Search
Saturday 22 September 2018
  • :
  • :

Beyond Pad Thai: The Many Delights of Thailand

Thailand, a country that visitors flock to because of its picturesque landscape and remarkable sites. However, whether you’re visiting Bangkok, Chiang Mai or the Phi Phi Island, a common thread is the mouth-watering food.

When thinking of what to eat in Thailand, a dish that never fails to come to mind is Pad Thai, but what about the rest of the delectable food in the region? There’s no better place for Thai Cuisine than Thailand itself. Here is a list of must-try dishes when visiting the region – think of it as a bucket list for your taste buds.

Pad Thai – Stir-Fried Noodles

As Pad Thai is synonymous to Thai food, it comes to no surprise that it is the most well-known food of the country. This dish is quick and easy to make, making it popular on the streets of Thailand but also in restaurants across the country and the world.

Traditionally, Pad Thai consists of stir-fried rice noodles, eggs, tofu, chilli pepper and garlic with the option to add in chicken or prawns. It is typically garnished with bean sprouts, spring onion, lime juice and peanuts for a satisfying crunch.

GaeengKeow Wan Gai – Thai Green Curry with Chicken

While not as well-known as Pad Thai, GaeengKeow Wan Gai is another dish that Thailand is famous for.

The secret to the dish is coconut milk, which gives this soup its rich and creamy consistency – and to make it whole, a green curry paste consisting primarily of green chilis, garlic and shallots is added along with your meat of choice, although chicken is preferred.

While this dish is authentically enjoyed in Thailand, one of the best restaurants in Chelmsford, Banana Tree, serves a mouth-watering Thai Green Curry that is one of the best we’ve tasted out of Thailand.

Tom Yum Goong – Spicy Thai Soup with Prawns

Translated from Thai to English, Tom Yum Goong quite literally means boiling sour and spicy Thai salad with prawns– not an exact translation, but still a great description of the soup.

Served in a large bowl, the sour and spicy soup consists of lemongrass, galangal, fish

sauce, chillies, kaffir lime leaves, lots of lime, prawns and some coriander for garnish – the soup can also include ingredients such as mushrooms, tomatoes and onions for added flavour.

GuayTeow– Noodle Soup

Looking for something to eat at any time of the day? Then look no further then GuayTeow, a popular Thai noodle soup that is delicious for breakfast, lunch, dinner or for a midnight snack – it’s very popular with the locals and as such can be found almost everywhere.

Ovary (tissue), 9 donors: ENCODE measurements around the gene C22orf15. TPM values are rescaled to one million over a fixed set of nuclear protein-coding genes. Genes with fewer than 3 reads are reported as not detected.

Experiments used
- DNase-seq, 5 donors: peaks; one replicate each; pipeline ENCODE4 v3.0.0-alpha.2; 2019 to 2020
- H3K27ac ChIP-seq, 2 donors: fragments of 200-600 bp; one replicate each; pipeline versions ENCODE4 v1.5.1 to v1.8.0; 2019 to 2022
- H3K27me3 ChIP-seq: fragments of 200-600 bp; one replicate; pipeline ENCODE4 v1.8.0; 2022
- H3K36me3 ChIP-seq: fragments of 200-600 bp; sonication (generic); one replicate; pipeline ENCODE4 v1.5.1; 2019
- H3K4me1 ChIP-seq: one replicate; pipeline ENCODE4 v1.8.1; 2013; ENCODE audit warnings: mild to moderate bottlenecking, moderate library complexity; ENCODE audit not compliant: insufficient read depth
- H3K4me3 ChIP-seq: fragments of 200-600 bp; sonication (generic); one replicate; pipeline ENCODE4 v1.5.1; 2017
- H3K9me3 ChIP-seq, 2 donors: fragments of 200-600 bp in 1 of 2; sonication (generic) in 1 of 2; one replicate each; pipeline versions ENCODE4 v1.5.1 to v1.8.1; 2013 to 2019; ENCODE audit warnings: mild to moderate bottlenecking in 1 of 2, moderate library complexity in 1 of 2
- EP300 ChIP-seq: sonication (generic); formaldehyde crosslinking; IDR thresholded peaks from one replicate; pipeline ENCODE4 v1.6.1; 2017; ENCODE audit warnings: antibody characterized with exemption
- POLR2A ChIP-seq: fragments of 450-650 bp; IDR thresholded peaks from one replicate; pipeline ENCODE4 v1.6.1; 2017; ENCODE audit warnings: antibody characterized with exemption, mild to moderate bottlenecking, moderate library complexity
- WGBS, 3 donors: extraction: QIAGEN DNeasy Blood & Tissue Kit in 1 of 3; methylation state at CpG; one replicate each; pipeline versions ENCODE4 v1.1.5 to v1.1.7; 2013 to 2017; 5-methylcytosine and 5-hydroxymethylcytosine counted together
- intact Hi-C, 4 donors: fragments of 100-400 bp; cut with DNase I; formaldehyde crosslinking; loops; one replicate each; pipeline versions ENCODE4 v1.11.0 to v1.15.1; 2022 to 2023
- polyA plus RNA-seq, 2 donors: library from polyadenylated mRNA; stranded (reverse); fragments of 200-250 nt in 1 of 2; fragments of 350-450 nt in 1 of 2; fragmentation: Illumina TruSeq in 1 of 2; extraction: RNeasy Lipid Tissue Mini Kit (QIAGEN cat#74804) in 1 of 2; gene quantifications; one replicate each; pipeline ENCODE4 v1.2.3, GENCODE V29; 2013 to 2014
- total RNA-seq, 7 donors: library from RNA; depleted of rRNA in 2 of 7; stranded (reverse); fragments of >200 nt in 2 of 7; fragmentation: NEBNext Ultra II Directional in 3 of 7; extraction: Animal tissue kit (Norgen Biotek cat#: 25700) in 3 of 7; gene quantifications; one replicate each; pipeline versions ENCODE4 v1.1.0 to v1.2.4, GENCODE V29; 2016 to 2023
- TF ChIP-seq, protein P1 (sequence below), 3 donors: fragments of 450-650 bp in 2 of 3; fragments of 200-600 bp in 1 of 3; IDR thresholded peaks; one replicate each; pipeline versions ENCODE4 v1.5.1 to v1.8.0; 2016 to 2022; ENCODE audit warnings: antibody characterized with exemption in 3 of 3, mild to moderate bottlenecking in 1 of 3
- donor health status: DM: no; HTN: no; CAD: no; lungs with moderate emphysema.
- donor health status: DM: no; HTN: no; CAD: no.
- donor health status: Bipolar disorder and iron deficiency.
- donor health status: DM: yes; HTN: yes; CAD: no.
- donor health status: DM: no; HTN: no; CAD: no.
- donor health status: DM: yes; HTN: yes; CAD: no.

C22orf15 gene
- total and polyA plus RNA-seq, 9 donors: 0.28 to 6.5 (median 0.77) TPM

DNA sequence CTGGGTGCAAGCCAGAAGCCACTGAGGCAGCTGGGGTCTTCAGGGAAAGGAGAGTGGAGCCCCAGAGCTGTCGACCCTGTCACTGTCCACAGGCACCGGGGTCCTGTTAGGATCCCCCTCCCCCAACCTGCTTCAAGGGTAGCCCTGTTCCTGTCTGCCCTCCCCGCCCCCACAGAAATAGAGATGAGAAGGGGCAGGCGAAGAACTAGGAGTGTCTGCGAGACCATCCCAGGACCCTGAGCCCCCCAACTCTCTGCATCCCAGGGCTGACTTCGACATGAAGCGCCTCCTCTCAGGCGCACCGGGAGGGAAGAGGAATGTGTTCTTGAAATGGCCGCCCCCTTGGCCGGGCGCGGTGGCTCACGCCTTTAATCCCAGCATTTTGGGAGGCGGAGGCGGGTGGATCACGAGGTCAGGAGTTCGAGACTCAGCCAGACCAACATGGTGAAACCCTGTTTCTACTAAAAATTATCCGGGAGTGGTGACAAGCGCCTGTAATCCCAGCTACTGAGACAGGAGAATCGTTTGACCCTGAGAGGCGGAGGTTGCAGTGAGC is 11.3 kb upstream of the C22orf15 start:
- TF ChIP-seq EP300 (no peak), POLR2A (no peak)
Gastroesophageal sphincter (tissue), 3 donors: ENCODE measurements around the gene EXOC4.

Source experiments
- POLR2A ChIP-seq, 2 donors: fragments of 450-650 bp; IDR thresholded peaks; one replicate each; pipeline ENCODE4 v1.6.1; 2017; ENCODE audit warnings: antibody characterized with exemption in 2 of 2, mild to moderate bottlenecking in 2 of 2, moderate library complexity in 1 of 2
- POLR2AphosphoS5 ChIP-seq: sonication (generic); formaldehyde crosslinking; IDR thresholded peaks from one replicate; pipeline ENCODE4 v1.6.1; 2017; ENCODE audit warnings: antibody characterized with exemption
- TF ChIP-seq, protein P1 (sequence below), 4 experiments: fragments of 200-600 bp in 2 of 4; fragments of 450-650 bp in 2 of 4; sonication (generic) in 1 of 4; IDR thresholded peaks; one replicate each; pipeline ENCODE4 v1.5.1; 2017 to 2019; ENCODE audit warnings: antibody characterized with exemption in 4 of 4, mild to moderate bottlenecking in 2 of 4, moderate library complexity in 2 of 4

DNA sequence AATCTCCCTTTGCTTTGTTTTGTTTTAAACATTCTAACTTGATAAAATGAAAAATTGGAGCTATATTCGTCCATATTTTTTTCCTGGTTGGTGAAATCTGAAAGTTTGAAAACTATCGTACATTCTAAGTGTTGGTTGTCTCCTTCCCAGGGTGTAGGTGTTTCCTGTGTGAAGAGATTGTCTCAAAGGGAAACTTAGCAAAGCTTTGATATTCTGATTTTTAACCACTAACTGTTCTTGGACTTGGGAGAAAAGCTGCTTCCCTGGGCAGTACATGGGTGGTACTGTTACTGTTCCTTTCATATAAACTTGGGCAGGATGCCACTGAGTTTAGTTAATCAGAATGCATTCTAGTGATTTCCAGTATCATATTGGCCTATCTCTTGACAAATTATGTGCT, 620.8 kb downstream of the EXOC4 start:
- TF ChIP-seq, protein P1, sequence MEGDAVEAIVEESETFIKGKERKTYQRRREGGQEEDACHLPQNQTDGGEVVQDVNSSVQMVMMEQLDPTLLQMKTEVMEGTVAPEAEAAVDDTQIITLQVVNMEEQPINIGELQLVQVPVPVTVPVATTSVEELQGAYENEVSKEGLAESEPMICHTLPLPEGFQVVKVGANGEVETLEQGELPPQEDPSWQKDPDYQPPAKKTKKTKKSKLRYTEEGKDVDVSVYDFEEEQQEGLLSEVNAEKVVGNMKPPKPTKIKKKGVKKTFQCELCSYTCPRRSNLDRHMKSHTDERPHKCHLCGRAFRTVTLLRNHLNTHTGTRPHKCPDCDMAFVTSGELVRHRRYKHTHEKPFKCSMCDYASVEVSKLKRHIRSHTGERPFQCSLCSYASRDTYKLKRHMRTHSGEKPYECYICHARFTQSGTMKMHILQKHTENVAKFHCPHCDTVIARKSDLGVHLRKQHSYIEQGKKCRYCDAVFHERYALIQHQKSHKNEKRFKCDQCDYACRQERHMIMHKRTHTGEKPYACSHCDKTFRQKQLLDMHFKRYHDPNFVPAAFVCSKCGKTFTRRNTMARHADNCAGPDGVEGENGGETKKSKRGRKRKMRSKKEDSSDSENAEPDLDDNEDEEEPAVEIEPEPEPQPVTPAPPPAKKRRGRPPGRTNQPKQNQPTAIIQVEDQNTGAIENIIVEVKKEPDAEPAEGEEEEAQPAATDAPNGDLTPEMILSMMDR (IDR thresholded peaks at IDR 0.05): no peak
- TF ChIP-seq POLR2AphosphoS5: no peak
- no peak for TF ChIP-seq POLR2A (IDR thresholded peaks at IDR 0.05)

The soup can be made with quite a bit of freedom and therefore, the taste will vary from vendor to vendor – egg or rice noodles are added to the broth, an option of chicken, pork or beef, wontons or meatballs and a variety of toppings including sugar, dried chilli peppers, lime juice, and fish sauce.

Pad See Eiw – Stir-Fried Wide Rice Noodles

You might recognize this dish after seeing it in many a Thai restaurant. London, a melting pot of cultures, has quite a few.

Similar to Pad Thai, Pad See Eiw consists of stir-fried noodles, however in this case they are a wide noodle, coated with a thick dark soy sauce that can be complimented by chicken, pork or beef – as well as Chinese broccoli or cabbage. This dish is not known for spice, unlike many Thai dishes, and therefore a tamer option for those with milder taste buds. Spice can be added in the form of dried chilli flakes and/or vinegar.

Khao Neow Ma Muang -Sticky Rice with Mango

While not common in the western world, a popular ingredient used in the desserts of Thailand is sticky rice. The most popular variation is Khao Newo Ma Muang, consisting of sweet sticky rice with mango, all covered in a coconut cream syrup – the result is a sweet delight enjoyed in and outside of the country.

Khao NiaoToorien -Sticky Rice with Durian

An acquired taste for some and a favourite of others, Khao NiaoToorien is similar to Khao Neow Ma Muang, however it substitutes mango for durian. If you’re intrigued at trying something exotic, then this is the dessert for you, as the taste of durian can be described as savoury, sweet, and creamy all at once – a combination of diced garlic, caramel and whipped cream. Durians have also been banned in certain places because of its pungent smell.

We could go on for days about the delicious food Thailand has to offer, from GaeengKeow Wan Gai to Khao NiaoToorien, but instead of taking our word for it… pack your bags and take a trip to Thailand instead, and experience all the mouth-watering delicacies the region has to offer.